Gretchen Schroeder has developed a fun version of Reading Bingo to help students explore their identity as readers. The activity includes clever social media inspired options like creating memes and “bookstagram” posts.

Detour Texts

Clare Landrigan and Tammy Mulligan explain the concept of “detour texts”—picture books to use as mentor texts in the intermediate grades to illustrate complex literary elements. They also share three of their favorite new children’s books to use as detours.

Revising Literary Analysis Essays: Supporting Claims

Christy Rush-Levine presents a minilesson to her eighth-grade students about revising their literary analysis essays, using an analogy about putting furniture together.

Practical Revision Strategies

If your students are equating revision with proofreading and final cleanups, Tara Barnett and Kate Mills have some practical revision strategies you might want to try.

Mindful Test-Taking

High-stakes tests weigh on teachers and students through the winter and spring. Mark Levine shares mindfulness strategies for test-taking, explaining how to help students recommit and refocus in the midst of an exam.

The Magic That Might Go Down

Christy Rush-Levine decides to slow down in her classroom and engage more fully with a student who is a wiseacre and resistant reader. What happens next can only be described as magic.

Reset

Christy Rush-Levine finds her students sometimes need to stop and be challenged to think in more positive ways about their reading abilities. She describes how she designs minilessons for impromptu resets in her middle school classroom.

Poetry Connections

Poetry writing always has the potential to spark some magic in students. Christy Rush-Levine finds this magic requires a few conditions to be in place first in her middle school classroom.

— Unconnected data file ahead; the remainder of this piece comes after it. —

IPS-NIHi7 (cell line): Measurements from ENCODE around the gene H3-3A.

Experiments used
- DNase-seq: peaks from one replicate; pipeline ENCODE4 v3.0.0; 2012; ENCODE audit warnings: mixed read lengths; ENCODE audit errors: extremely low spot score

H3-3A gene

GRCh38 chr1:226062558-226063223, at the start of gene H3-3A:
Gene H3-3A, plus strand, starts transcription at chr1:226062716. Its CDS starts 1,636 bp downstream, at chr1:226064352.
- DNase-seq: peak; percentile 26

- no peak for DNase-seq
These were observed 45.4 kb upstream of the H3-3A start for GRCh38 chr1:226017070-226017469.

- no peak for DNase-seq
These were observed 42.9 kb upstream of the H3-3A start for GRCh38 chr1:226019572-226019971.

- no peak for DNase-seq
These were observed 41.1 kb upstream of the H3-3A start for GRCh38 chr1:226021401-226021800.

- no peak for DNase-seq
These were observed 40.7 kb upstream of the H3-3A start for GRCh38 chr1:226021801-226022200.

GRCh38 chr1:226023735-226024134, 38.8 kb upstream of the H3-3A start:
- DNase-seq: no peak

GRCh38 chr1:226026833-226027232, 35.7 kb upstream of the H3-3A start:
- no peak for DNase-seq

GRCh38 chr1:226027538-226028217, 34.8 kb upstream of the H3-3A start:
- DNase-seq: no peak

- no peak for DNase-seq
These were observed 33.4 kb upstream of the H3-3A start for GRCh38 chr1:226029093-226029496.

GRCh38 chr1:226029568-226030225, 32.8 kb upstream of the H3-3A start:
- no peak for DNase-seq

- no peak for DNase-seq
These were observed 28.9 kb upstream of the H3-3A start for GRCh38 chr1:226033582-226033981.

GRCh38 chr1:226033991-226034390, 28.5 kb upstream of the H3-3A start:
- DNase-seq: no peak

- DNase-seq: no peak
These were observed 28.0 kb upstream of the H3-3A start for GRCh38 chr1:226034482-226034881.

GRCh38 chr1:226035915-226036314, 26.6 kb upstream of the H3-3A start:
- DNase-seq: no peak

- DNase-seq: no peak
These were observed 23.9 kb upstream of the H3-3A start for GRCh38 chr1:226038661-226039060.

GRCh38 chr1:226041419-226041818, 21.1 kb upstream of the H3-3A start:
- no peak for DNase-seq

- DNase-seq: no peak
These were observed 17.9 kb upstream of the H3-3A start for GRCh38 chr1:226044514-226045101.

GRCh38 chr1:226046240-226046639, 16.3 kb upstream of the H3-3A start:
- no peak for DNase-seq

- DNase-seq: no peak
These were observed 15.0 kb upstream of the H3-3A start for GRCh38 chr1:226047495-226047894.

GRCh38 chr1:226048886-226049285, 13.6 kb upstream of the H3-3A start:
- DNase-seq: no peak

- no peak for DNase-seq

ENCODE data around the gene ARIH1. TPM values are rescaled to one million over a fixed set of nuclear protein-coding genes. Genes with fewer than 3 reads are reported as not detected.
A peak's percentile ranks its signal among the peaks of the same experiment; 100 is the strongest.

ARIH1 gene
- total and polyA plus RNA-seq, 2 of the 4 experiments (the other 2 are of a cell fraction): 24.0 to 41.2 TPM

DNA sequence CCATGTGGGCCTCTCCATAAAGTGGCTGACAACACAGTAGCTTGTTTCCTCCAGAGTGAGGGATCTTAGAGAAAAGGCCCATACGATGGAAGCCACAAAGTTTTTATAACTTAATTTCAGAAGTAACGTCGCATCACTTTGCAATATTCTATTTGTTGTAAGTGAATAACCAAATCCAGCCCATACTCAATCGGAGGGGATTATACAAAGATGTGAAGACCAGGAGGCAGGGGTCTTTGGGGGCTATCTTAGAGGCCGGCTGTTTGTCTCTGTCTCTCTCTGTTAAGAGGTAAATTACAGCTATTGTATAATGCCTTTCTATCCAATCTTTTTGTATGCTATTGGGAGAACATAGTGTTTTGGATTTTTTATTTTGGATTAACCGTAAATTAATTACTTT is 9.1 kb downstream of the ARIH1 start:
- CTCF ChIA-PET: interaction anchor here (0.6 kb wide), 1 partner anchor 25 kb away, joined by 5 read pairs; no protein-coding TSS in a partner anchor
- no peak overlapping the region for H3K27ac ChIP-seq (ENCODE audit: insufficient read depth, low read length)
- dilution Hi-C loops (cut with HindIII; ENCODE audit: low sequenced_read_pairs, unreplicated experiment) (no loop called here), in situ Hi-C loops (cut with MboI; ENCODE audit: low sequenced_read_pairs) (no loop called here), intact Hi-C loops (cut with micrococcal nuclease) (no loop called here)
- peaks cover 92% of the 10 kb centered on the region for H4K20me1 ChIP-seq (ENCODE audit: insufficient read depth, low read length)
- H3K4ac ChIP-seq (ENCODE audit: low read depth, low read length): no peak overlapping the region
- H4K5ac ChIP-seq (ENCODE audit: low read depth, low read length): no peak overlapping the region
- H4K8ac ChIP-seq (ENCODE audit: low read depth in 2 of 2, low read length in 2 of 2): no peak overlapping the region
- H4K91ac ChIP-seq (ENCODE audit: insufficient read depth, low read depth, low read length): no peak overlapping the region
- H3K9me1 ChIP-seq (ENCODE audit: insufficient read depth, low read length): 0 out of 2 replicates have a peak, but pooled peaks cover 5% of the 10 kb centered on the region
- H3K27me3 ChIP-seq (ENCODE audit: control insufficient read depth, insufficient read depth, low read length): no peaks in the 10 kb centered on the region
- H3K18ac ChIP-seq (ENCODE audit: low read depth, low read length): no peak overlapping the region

Evidence Claims in a Middle School Small Group

Christy Ruth-Levine leads a small group of eighth graders as they explore how to include textual evidence in their literary analysis essays.

High Standards and Struggling Learners

Mark Levine explains why high standards can be helpful even for students who are struggling in his middle school classroom.

Cause and Effect: Conferring with Olivia

Christy Rush-Levine confers with Olivia about the principle of cause and effect in the novel she is reading.

Student-Led Minilessons in Middle School

One student’s request to lead a minilesson is a catalyst for Mark Levine to see the value of student-led minilessons as an assignment for all in his middle school classroom.

Balancing Whole-Class and Independent Reading in Middle School

The choice between whole-class novels or independent reading can be a false one in many middle school classrooms. Katie Doherty’s sixth graders discuss their reading together of a novel in verse, and Katie explains how some shared whole-class texts can support independent reading.

History Through a Child’s Eyes: Conferring with Omar

Christy Rush-Levine confers with Omar, who is reading The Rock and the River.  The book is a fictional account of a tumultuous time in civil rights history, considering protests through a child’s eyes.